Riley 1 (S4) offers the steepest and most technical tree skiing on Huntsman Ridge. To enter Riley 1, head down the ridge east from Bears Point a few hundred feet, then swing north.. Stay skier's left out of the drainage gut and work the fall line. Re-skin after about 1,100 vertical feet of glisse. Riley 1 is the drainage east of Riley 2 and 3.

For Riley 2 (S3+), a steep but more avalanche-safe alternative, head west from Bears Point about 100 feet and ski the north fall-line through improbable dark timber.

Riley 3 (S3) is the most obvious line off the ridge. It descends a timbered area just east of Bears Saddle (9,900 feet), the major saddle between Bears Point and Hayes Peak. Riley 2 and 3 end up in the same mini-drainage.

Riley Bowl (S3+) is a sparsely-timbered area that starts at Bears Saddle and covers the area west and northwest to Hayes Ridge (S3, the east ridge of Hayes Peak). Most of Riley Bowl is full-on avalanche terrain, and all but the smallest slides end in terrain traps. Hayes Ridge is the conservative way to enjoy this area, but snow on Hayes Ridge may be wind-damaged or sun-crusted.

Elk Bowl (S3 to S3+) is a more easterly and southerly mini-cirque below the ridge between Hayes Peak and Hayes Point.

You can do numerous variations on the lines described above, and interesting glisse can be had by dropping into the Hayes Creek drainage north of Hayes Peak and Hayes Point. On all routes in this area, beware of lower-angled terrain leading you into steeper and more technical areas (S4+). If you'd like to explore the nether regions of Hayes Creek and Bears Creek, bring a rope. In 1997, you could not get a cell phone connection from Bears Point. A connection may be possible from Hayes Peak.

Route 2.1.3 Huntsman Mountain from McClure Pass

Climb rating: Harder skins Ski rating: Advanced, S3+ Recommended seasons: Mid to late winter and early spring Starting elevation: 8,680 feet Summit elevation: 11,786 feet Elevation gain: Approximately 4,500 feet Round trip distance: 14 miles Day trip? Yes (long) Maps: Huntsman East, Huntsman West Photo: [none]

If an orienteering challenge and scenic high route are your agenda, consider traversing Huntsman Mountain. You'll wind through dark spruce forests, flirt with splendid views of the Ragged Peaks and Elk Mountains, and scale a high point lording over the vast reaches of Grand Mesa.

Traverse fanatics can start a superb route at either Middle Thompson Creek southwest of Carbondale or McClure Pass. Staying with the highline defined by Huntsman Ridge and Mountain, such a trip would take several days and cover about 35 miles. Starting from the north end of the route via a snowmobile dropoff would probably be the best bet. A less committing trip climbs Huntsman Mountain via Huntsman Ridge from McClure Pass, then returns via the ascent route. This can be done as an overnight or super-long day and is the route specified here.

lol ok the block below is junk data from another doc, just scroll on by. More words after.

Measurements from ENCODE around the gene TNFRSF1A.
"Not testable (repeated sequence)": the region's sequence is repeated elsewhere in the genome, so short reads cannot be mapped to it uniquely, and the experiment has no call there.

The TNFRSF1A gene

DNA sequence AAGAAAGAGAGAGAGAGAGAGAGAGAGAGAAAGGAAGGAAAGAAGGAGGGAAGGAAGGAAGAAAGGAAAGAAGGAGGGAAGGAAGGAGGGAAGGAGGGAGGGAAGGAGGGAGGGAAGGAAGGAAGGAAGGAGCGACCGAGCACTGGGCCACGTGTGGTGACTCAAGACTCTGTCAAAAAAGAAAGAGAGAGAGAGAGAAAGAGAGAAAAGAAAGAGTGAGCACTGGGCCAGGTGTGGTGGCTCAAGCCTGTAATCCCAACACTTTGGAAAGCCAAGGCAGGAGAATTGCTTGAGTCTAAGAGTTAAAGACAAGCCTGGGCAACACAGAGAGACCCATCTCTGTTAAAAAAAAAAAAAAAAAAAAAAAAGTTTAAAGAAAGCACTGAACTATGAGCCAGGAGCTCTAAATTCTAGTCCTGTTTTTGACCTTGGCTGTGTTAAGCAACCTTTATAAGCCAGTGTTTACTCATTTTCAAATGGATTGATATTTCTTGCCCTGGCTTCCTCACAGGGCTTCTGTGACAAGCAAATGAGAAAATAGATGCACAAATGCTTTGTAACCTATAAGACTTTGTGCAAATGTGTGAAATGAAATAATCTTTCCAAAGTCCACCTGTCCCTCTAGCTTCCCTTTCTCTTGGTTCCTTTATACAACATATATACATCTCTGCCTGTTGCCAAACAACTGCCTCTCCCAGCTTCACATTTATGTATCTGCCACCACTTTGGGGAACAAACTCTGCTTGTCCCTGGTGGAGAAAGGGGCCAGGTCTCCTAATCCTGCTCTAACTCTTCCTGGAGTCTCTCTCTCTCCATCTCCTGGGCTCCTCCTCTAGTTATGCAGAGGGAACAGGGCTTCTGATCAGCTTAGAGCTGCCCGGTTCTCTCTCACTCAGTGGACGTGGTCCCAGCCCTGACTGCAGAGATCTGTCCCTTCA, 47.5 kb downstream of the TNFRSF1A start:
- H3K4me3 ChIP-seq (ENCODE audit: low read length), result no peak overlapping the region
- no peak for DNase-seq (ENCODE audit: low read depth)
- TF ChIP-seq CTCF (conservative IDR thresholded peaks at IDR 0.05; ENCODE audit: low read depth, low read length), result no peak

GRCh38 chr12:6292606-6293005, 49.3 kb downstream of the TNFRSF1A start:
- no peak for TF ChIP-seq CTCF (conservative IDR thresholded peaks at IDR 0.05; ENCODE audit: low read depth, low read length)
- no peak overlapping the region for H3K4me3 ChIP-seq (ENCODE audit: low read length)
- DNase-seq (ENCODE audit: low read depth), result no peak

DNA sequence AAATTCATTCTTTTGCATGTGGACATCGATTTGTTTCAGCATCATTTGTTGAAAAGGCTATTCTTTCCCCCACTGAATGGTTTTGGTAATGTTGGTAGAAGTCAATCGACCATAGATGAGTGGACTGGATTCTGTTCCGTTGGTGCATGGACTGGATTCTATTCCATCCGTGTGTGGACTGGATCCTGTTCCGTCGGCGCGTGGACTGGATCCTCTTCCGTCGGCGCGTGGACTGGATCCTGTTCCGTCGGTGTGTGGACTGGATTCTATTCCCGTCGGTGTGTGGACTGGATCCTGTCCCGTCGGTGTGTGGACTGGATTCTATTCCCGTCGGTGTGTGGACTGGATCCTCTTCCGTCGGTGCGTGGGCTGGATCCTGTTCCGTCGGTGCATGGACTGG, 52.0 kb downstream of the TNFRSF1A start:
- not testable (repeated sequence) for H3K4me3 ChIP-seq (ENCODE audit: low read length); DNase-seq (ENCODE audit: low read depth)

Start from the Huntsman Ridge Trailhead, and follow route 2.1.1 to Huntsman Ridge. With careful use of your map, compass and altimeter, stay near the crest of the ridge and head W to Huntsman Mountain. The orienteering challenge is to avoid excess vertical by traversing around numerous lower summits on your way to the big goal. Dense timber and confusing terrain add to the fun. Return via your ascent route. This is one of the few routes in this book where a GPS is more than an extra gadget to carry.

Route 2.1.4 Chair Mountain Road (# 898)

Climb rating: Easier nordic wax or skins Ski rating: Novice, S0 Recommended seasons: All with snowcover Starting elevation: 8,750 feet Summit elevation: 9,400 feet Elevation gain: 650 feet Round trip distance: 5 miles Day trip? Yes Map: Huntsman East Photo: [in collection]

While technically a route in the Ragged Mountains (chapter 3), this mellow tour leaves from McClure Pass (see Introduction) and is thus included in this chapter. Drive to the main parking area on the south side of the road at the summit of McClure Pass. The route follows a snowmobile/ski track leaving from the east side of the parking area on an obvious roadcut. The start of the trail is sometimes obscured by a large plow bank. Follow the road 2 ½ miles to a private property gate. Return via the road. While you won't find much in the way of downhill turn terrain in this area, you can enjoy many options for peaceful walks in the woods once you step off the road.